In the last year, the US Food and Drug Administration (FDA) has approved several immunotherapies for the treatment of patients with gastric and gastroesophageal junction (GEJ) adenocarcinoma, which are rapidly changing the treatment paradigm for this disease. In the frontline setting for patients with metastatic disease, this includes Merck’s Keytruda (pembrolizumab) in combination with trastuzumab and chemotherapy for patients with human epidermal growth factor receptor 2 (HER2) positive tumours, and Bristol-Myers Squibb’s (BMS) Opdivo (nivolumab) in combination with chemotherapy for patients with HER2-negative disease. Keytruda in combination with chemotherapy has also been approved specifically for GEJ patients. In the second line, HER2-positive patients in the US and Japan now also have the option of receiving Daiichi Sankyo’s/AstraZeneca’s antibody-drug conjugate Enhertu (trastuzumab deruxtecan). Enhertu’s approval has begun to alter the standard of care in the second-line setting in these markets.

Key opinion leaders interviewed by GlobalData have identified the previous lack of options for patients with advanced disease as the most pressing unmet need, which will be partially met by these approvals. Other checkpoint inhibitor combinations are also expected to launch in the next ten years, providing additional options for patients. These include Zymework’s bispecific antibody targeting HER2, zanidatimab, in combination with BeiGene’s programmed cell death protein 1 (PD-1) inhibitor tislelizumab, and Macrogenics/Zai Labs’s HER2 antibody Margenza (margetuximab) in combination with either the bispecific dual-affinity re-targeting (DART) tebotelimab, which targets PD-1 and (lymphocyte activating 3) LAG-3, or Incyte’s PD-1 inhibitor retifanlimab. The zanidatimab combination with tislelizumab and chemotherapy appears to be particularly exciting, with data from a Phase II study of zanidatimab in combination with chemotherapy in the first-line setting showing this agent elicited a 75% objective response rate in HER2-positive patients. The combination with tislelizumab is expected to compete strongly with Keytruda in combination with trastuzumab and chemotherapy in the first-line setting.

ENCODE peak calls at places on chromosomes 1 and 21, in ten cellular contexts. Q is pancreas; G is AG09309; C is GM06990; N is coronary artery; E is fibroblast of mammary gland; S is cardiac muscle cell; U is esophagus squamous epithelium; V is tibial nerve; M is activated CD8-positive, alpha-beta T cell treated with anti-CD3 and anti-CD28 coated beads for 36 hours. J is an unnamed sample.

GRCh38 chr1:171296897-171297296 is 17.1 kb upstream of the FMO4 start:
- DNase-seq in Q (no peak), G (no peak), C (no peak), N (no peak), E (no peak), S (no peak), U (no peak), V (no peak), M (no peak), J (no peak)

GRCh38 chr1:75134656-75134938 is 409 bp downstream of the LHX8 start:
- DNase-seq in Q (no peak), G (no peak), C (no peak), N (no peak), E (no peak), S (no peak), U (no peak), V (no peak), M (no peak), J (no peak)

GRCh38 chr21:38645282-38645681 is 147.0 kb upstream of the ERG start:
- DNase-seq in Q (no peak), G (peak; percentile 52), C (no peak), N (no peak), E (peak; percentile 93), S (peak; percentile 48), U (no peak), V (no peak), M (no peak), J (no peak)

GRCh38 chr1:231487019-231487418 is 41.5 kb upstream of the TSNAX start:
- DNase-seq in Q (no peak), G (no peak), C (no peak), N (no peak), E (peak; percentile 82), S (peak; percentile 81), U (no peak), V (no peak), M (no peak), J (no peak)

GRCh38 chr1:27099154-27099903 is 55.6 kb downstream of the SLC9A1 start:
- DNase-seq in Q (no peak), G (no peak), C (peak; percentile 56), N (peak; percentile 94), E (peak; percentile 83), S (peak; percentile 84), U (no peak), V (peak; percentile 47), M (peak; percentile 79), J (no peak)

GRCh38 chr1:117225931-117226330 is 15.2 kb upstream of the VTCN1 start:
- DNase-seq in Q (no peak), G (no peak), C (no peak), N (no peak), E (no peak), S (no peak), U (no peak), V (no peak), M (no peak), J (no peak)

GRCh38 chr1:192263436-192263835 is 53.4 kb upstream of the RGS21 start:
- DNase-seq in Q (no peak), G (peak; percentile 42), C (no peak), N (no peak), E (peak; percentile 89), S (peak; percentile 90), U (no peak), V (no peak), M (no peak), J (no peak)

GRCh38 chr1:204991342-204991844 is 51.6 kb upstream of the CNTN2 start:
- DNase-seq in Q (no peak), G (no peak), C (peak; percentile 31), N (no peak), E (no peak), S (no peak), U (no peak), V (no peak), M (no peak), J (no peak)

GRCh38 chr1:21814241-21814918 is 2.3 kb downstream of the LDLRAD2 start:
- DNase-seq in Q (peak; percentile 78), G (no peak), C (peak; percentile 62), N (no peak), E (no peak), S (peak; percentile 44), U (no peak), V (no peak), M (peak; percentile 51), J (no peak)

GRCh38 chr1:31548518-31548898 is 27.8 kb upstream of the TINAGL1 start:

Only around 20% of gastric and GEJ patients, however, are classified as HER2-positive, and this status can change as patients progress through lines of therapy, with some patients subsequently presenting as HER2-negative. In addition, a subset of patients either are ineligible or simply fail to respond to immunotherapies. As such, novel drugs are also needed beyond checkpoint inhibitors. Several pipeline agents are in the later stages of development and could be highly impactful for patients with specific mutations. These include Amgen’s anti-fibroblast growth factor receptor 2 (FGFR2) antibody bemarituzumab for patients with more than 70% FGFR2 amplification, and Astellas Pharma’s anti-claudin 18.2 antibody zolbetuximab. Studies have estimated that up to 30% of patients may be eligible for each of these therapies, and Phase II trials for both have shown encouraging results.

The raft of recent approvals has been much needed in this disease setting, where typical survival for patients with advanced disease is dismal. But while immunotherapies have transformed outcomes in other indications, their efficacy in patients with gastric and GEJ cancers has been less dramatic, as illustrated by the high-profile failure of several trials featuring immune checkpoint inhibitors. As a result, while there are now undoubtedly major changes occurring in the treatment of patients with advanced gastric and GEJ cancers, more needs to be done to develop novel therapies that can target specific biomarkers, as well as reduce the number of patients progressing to advanced disease.